The battle with English

It is time to address a topic that really gives a lot to talk about. Without a doubt, knowing English is fundamental nowadays. It is the language of knowledge, of business, of international communication, plus a great deal of entertainment and educational content.

1. How did I learn English?

2. What levels did I go through?

3. How did I get the certificate?

4. Conclusion

UPDATE, 12/08/2022

UPDATE, 25/12/2023


I never had a problem passing it in class, partly because I went to an academy one year to improve, and partly because I really liked it. To this day, however, I regret having studied it that way. Achieving a good level of English was a stressful and complicated task. In this post I will limit myself to describing my learning of the Anglo-Saxon language, and in the German one I will philosophise a little more and distinguish between both paths.

Roughly speaking, I learned English grammar and vocabulary through school and extracurricular classes, and to use it through some interactive exercises such as exhibitions, conversations, hangouts, and communication in online life (obviously, online games and a lot of related content is in English). Later I would learn also through by doing exams.


1. The first lessons I got in the academy were the A2-level

2. At the age of 14 there was a PET (Cambridge B1) exam at my school, which I passed without too much difficulty. But accrediting an advanced level would be a very different challenge.

3. Three years later I signed up for B2 classes. We learned new structures, more advanced phrasal verbs, rephrasings….

4. And in the following year I was transferred to C1 classes for the CAE, as the teachers saw that it would be more profitable and probably more tangible. I took these classes for another year, and when I finished I went to the exam.


In that exam I got a good lesson. I knew I wasn’t enough, prepared, but I was confident that I would do well when it came to the moment of truth. Badly done: the lack of preparation and practice took their toll, and this was especially noticeable in the listening part. I felt then very saturated because I had spent too much energy on the other skills (listening was the last part of the exam).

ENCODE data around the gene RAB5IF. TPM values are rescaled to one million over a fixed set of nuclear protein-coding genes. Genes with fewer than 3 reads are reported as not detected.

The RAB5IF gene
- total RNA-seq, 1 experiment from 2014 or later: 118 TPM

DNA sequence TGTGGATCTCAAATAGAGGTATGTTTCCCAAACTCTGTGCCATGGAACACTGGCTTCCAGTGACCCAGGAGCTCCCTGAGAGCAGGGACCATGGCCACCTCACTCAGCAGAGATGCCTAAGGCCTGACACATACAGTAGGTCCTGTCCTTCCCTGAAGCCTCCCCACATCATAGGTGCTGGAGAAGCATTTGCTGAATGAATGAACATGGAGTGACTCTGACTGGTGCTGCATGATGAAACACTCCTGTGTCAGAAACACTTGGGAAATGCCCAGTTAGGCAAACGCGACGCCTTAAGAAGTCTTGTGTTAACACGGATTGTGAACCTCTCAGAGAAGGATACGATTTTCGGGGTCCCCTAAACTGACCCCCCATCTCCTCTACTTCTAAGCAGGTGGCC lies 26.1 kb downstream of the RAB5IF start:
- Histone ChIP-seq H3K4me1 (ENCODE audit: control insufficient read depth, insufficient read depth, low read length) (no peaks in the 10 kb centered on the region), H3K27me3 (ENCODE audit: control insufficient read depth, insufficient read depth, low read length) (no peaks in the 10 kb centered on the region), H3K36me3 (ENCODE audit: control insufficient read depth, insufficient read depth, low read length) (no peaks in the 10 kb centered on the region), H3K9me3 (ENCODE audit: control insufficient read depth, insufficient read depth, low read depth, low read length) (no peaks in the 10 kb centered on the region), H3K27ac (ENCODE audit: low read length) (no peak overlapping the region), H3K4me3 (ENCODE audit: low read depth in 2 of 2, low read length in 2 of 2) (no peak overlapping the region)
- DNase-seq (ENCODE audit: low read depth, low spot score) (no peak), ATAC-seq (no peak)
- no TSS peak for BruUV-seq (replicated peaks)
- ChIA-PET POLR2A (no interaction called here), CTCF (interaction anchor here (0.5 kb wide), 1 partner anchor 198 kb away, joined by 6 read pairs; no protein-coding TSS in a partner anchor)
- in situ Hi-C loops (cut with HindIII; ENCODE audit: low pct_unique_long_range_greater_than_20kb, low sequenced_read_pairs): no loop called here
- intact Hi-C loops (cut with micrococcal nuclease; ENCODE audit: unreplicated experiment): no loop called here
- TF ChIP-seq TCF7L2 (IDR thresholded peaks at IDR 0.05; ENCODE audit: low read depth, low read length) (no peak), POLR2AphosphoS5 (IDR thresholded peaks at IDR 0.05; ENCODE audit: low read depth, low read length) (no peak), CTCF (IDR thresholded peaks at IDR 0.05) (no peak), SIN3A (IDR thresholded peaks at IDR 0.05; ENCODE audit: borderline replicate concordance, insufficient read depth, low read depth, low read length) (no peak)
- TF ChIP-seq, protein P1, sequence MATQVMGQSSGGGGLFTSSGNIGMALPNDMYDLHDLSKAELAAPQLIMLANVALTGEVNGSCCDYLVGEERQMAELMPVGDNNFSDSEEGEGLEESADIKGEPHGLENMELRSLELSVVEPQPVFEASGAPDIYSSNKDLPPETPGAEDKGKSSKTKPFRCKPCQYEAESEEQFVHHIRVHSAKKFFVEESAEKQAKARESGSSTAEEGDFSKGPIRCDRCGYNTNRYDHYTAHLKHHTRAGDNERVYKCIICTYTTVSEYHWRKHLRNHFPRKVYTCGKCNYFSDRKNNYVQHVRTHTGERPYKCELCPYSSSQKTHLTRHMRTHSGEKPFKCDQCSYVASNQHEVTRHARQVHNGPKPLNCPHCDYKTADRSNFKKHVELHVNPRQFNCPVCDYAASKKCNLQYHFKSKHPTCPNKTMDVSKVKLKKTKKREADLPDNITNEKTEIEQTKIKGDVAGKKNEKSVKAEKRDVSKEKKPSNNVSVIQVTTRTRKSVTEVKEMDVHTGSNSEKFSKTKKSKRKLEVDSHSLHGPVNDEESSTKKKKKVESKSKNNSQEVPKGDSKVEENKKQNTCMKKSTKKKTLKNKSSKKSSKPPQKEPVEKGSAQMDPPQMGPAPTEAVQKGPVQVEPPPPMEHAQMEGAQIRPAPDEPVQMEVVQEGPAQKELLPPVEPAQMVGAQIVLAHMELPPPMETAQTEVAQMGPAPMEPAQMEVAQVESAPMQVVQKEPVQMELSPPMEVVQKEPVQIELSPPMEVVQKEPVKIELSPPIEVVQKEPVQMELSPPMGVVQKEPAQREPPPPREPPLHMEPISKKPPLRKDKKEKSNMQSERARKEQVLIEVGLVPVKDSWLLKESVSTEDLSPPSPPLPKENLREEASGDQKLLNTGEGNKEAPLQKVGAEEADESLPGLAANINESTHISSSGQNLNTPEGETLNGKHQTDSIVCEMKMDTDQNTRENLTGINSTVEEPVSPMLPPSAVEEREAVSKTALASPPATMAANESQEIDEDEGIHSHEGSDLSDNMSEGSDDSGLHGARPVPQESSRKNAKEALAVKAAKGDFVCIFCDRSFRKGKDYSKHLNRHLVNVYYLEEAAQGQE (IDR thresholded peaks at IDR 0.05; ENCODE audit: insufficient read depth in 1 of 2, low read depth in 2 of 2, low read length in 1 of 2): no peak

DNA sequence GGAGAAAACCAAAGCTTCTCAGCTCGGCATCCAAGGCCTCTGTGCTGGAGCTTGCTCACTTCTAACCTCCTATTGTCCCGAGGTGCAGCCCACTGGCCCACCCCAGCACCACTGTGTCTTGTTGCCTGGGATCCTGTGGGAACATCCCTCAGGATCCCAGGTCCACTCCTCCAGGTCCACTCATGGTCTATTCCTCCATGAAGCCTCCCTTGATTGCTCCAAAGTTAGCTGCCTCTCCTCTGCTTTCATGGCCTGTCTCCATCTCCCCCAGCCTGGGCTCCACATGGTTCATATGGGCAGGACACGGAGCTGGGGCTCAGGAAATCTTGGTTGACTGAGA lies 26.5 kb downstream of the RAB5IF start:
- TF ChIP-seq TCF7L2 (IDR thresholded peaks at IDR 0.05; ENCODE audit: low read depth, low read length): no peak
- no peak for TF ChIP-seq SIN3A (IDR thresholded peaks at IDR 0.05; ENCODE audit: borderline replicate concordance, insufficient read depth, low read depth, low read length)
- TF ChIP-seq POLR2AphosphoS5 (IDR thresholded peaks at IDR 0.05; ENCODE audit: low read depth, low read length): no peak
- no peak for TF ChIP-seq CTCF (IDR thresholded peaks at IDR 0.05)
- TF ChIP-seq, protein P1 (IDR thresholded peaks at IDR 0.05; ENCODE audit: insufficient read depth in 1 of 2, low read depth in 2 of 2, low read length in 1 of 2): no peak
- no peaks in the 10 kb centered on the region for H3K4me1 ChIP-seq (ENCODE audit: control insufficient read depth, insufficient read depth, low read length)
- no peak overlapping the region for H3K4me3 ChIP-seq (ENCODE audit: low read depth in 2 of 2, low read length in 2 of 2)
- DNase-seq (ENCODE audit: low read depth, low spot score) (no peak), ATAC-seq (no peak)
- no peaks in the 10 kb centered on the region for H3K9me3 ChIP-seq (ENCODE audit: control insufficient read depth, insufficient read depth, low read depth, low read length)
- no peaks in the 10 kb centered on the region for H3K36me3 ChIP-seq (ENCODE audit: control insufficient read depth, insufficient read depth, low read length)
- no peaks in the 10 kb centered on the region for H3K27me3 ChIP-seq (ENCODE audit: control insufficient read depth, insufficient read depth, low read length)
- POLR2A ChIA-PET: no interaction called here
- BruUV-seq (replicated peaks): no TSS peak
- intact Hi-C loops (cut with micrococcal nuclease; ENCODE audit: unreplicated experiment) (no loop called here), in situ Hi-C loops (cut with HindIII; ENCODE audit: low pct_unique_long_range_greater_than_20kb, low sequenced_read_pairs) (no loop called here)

I made up for the mistakes of the previous exam: more writing, more reading, a finer ear. And I decided to use that summer to work on the exam as it should be, dedicating an hour or so every day to it and signing up for an intensive course. Of course, there was also some time to have a drink, of course, but there was a personal goal.

In this way, I took the exam in Valencia, I was very happy with the work I had done, and I received the pass after a few weeks. That way, I took a load off my mind.


There is no doubt that certifying such knowledge is very important, but while much of the language is retained, other skills still need to be practised. And the most effective way is to make it part of your routine, such as reading the news or watching videos and documentaries. All of this only makes everyday life better by having a wider variety of sources.

For this reason I encourage every reader to follow this method; from experience I can assure you that it is much more effective, playful and above all, sustainable over time. In the post about my German learning I will reflect on what the approach to learning a language should really be like, and especially this one, feared but not that complicated.

UPDATE, 12/08/2022

It had to happen, sooner or later. Languages have lots of benefits, but one of the most interesting is the variety of ways in which it can be learned and practiced, specially English.

It is impossible to abandon English – Contents in Internet made me steady in this topic. But with an eye in the future, I decided to make a step forward, only for the matter of learning:

– Endless music. Expressions, culture and particularly the ability to sing them instead of kinda spit broken English. A great investment.

One super discovery is the story told by Eminem in his rap Stan. I strongly recommend the reader to delve into it.

Documentaries and reports of all kinds, or the popular Ted Talks stand for two super ways to kill two birds with one stone. Suddenly you see yourself engrossed in the topic, and you completely forget that you understand little more than the half.

As a highlight, I remember coming across a video entitled “how imaginary numbers were invented“, which tells a story between several mathematicians from very different generations. From the search for solutions to the problem of quadratic equations, there were discoveries, betrayals, inheritances…, which at one point led to the need to create a negative area, and thus to assume that an intermediary was essential.

Some words pocketed:
· Stutter: a mathematician was
· To lure someone
· Subtle: the solution

-News in webs such as the BBC or USA today.

-Scientific essays of all kinds on knowledge dissemination websites. On the one hand, with articles on a wide range of topics, and on the other hand,, with explanations of a wide range of interesting topics, provides a key dose of daily learning.

UPDATE, 25/12/2023

After a year living in England, I could realise first-hand how much English I knew. In my case:
– Speaking great, even if I sometimes miss a few words.
– Writing great, e-mails go fast
– Reading great, like it’s nothing
– Listening, nope. Must be the new accent, or that I haven’t seen enough films or series in English, I don’t know.

I would say it is the worst discipline to fail, as the best part of a language is communicating with other speakers in person. However, I’m sure in 2024 it will be solved….

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